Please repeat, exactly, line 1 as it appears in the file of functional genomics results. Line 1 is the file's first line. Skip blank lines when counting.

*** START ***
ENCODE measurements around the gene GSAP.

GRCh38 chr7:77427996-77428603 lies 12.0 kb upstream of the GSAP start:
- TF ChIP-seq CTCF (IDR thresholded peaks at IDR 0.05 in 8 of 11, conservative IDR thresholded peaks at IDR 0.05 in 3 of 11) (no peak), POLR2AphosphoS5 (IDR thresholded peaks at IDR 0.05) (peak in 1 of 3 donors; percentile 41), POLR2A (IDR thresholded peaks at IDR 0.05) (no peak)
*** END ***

ENCODE measurements around the gene GSAP.